Now that R&G Construction Co., of Marshall, MN, has worked with Ziegler to streamline their grading operations by incorporating GPS into their fleet, things are running a whole lot smoother on their job sites.
“Once we applied automatic GPS to the dozer blades and integrated the Trimble® GPS systems into some of our existing equipment, that was the end of staking and blue tops,” says office manager and GPS coordinator Rick Schaeffer. “It was immediately recognized as something that could benefit us and our customers.”
MnDOT was one of the first to recognize the benefits. In 2003, they strongly recommended the firm utilize GPS grade control on the Highway 23 project near Spicer, Minnesota.
New Dozer, Capabilities ‘Talk of the Town’
In the spring of 2005, R&G took their interests and investments a step further by becoming the first company in the state of Minnesota to purchase the new Cat D6R II LGP dozer with a factory installed GCS900. These machines utilize a screen that allows the operator to monitor the grading progress with three-dimensional (3D) imaging. As the tractor is maneuvered throughout the job site, the system automatically supplies the computer-controlled hydraulic system with the necessary information to raise and lower the blade according to programmed specs.
Since then, the dozer has been the talk of the town.
Less Labor, Saves Time and Money
“We love it because it requires less labor, which certainly saves us time and money,” says Schaeffer. “It’s also a huge safety benefit to be able to minimize the number of people on the job site. Because it’s a one-pass operation, we’re able to get the job done that much faster without the need for other equipment.”
But before they start reaping the benefits on any of their contracts, the R&G GPS coordinator has several items to check off on his to-do list. After acquiring the surveying information, Schaeffer utilizes three different software programs to develop 3D models for final grading. Terramodel allows Schaeffer to construct the models based on information gathered from survey crews regarding the existing terrain and contract specifications. Once the file is created, each change must be verified and checked against compiled information. Then, SiteVision Office allows him to upload the finalized, verified file directly into the Dozer’s GPS system. Additional software, SCS900, is utilized to format and upload the 3D file into site rovers and handheld devices.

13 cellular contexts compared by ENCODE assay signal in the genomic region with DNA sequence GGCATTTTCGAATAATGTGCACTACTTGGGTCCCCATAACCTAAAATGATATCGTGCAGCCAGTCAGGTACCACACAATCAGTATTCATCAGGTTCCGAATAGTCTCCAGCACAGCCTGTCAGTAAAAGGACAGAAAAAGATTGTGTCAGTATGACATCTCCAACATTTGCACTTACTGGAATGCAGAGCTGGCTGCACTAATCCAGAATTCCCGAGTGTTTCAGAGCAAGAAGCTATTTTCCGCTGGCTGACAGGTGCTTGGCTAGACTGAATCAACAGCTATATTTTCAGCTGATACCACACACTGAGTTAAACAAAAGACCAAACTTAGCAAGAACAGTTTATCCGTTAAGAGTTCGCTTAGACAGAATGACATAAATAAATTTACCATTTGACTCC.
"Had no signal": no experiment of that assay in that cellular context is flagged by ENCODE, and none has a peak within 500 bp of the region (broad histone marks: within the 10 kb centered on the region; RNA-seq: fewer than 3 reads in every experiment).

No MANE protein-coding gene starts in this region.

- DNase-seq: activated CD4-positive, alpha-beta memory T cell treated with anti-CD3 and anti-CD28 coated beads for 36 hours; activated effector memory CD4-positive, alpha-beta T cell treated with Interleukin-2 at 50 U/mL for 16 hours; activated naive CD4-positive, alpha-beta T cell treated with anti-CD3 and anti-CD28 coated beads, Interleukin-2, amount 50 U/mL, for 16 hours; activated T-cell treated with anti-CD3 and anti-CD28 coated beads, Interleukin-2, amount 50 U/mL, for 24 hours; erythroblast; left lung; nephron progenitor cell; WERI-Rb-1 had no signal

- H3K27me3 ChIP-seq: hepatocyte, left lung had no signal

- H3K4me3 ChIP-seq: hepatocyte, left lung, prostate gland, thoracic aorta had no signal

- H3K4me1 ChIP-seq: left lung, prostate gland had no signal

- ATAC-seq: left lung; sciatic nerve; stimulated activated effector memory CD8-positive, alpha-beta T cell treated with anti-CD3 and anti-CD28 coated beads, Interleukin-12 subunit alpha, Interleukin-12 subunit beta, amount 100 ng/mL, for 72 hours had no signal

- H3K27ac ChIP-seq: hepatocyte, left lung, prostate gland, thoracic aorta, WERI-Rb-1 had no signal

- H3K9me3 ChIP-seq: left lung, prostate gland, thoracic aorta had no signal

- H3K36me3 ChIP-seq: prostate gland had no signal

Schaeffer says the entire model development process can take anywhere from one week to three months, depending on the job. “It’s taken some orientation,” says Schaeffer, “but our Ziegler sales representative, Todd Lindenberg, has been very helpful.”
Convincing R & G operators to fully embrace the new technology was also a challenge for Schaeffer. “They were certainly hesitant,” he says. “But now that they’re acclimated they wonder how we ever managed without it.”
Along with a motor grader, and a GPS base and rover, the new dozer is currently finishing final grading on the Marshall Municipal Airport Crosswinds runway extension in this southwestern Minnesota town. In addition to the airport site, R & G has three GPS bases, and other GPS equipped machines, at job sites throughout Minnesota and South Dakota.
“The transition has absolutely been worth it for us,” says Schaeffer. “And once other contractors recognize the benefits associated with this technology, it’s going to spread throughout the industry like wildfire.”